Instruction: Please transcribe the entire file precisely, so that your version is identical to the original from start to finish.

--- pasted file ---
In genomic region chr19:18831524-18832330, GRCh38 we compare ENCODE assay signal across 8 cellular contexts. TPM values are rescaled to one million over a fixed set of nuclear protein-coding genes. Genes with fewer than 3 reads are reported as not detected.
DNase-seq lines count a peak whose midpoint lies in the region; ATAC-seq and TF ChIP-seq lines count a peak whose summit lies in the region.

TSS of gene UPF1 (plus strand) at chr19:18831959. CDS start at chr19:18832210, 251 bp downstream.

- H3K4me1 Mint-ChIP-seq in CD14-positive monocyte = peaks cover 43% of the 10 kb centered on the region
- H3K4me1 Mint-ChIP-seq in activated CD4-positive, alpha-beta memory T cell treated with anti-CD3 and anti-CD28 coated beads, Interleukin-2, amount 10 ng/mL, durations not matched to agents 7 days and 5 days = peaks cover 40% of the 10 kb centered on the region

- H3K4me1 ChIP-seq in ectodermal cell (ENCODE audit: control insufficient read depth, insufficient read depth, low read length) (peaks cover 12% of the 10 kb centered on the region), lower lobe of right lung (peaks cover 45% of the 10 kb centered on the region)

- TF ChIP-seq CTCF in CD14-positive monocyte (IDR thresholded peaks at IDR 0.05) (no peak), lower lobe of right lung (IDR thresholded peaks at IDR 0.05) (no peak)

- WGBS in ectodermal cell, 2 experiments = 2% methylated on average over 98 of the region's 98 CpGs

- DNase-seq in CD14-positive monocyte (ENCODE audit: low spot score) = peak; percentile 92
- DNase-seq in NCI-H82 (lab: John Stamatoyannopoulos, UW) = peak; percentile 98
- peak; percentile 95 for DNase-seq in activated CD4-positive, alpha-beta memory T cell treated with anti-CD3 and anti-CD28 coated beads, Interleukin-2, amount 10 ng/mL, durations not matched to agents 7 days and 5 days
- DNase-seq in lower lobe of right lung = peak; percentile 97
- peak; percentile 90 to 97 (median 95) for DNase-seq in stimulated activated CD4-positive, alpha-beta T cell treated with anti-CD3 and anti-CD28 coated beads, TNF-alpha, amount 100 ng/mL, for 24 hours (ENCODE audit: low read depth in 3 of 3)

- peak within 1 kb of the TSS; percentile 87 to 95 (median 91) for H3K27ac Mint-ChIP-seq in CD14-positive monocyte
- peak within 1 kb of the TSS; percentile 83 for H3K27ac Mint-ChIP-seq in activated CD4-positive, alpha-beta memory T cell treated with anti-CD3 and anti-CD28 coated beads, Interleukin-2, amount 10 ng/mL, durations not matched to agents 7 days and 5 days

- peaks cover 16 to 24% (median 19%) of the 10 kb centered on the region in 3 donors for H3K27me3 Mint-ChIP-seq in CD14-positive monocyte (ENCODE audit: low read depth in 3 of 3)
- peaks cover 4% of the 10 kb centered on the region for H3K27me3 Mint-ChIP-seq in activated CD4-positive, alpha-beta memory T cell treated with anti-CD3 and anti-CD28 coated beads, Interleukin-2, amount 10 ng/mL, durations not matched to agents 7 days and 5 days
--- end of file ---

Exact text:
In genomic region chr19:18831524-18832330, GRCh38 we compare ENCODE assay signal across 8 cellular contexts. TPM values are rescaled to one million over a fixed set of nuclear protein-coding genes. Genes with fewer than 3 reads are reported as not detected.
DNase-seq lines count a peak whose midpoint lies in the region; ATAC-seq and TF ChIP-seq lines count a peak whose summit lies in the region.

TSS of gene UPF1 (plus strand) at chr19:18831959. CDS start at chr19:18832210, 251 bp downstream.

- H3K4me1 Mint-ChIP-seq in CD14-positive monocyte = peaks cover 43% of the 10 kb centered on the region
- H3K4me1 Mint-ChIP-seq in activated CD4-positive, alpha-beta memory T cell treated with anti-CD3 and anti-CD28 coated beads, Interleukin-2, amount 10 ng/mL, durations not matched to agents 7 days and 5 days = peaks cover 40% of the 10 kb centered on the region

- H3K4me1 ChIP-seq in ectodermal cell (ENCODE audit: control insufficient read depth, insufficient read depth, low read length) (peaks cover 12% of the 10 kb centered on the region), lower lobe of right lung (peaks cover 45% of the 10 kb centered on the region)

- TF ChIP-seq CTCF in CD14-positive monocyte (IDR thresholded peaks at IDR 0.05) (no peak), lower lobe of right lung (IDR thresholded peaks at IDR 0.05) (no peak)

- WGBS in ectodermal cell, 2 experiments = 2% methylated on average over 98 of the region's 98 CpGs

- DNase-seq in CD14-positive monocyte (ENCODE audit: low spot score) = peak; percentile 92
- DNase-seq in NCI-H82 (lab: John Stamatoyannopoulos, UW) = peak; percentile 98
- peak; percentile 95 for DNase-seq in activated CD4-positive, alpha-beta memory T cell treated with anti-CD3 and anti-CD28 coated beads, Interleukin-2, amount 10 ng/mL, durations not matched to agents 7 days and 5 days
- DNase-seq in lower lobe of right lung = peak; percentile 97
- peak; percentile 90 to 97 (median 95) for DNase-seq in stimulated activated CD4-positive, alpha-beta T cell treated with anti-CD3 and anti-CD28 coated beads, TNF-alpha, amount 100 ng/mL, for 24 hours (ENCODE audit: low read depth in 3 of 3)

- peak within 1 kb of the TSS; percentile 87 to 95 (median 91) for H3K27ac Mint-ChIP-seq in CD14-positive monocyte
- peak within 1 kb of the TSS; percentile 83 for H3K27ac Mint-ChIP-seq in activated CD4-positive, alpha-beta memory T cell treated with anti-CD3 and anti-CD28 coated beads, Interleukin-2, amount 10 ng/mL, durations not matched to agents 7 days and 5 days

- peaks cover 16 to 24% (median 19%) of the 10 kb centered on the region in 3 donors for H3K27me3 Mint-ChIP-seq in CD14-positive monocyte (ENCODE audit: low read depth in 3 of 3)
- peaks cover 4% of the 10 kb centered on the region for H3K27me3 Mint-ChIP-seq in activated CD4-positive, alpha-beta memory T cell treated with anti-CD3 and anti-CD28 coated beads, Interleukin-2, amount 10 ng/mL, durations not matched to agents 7 days and 5 days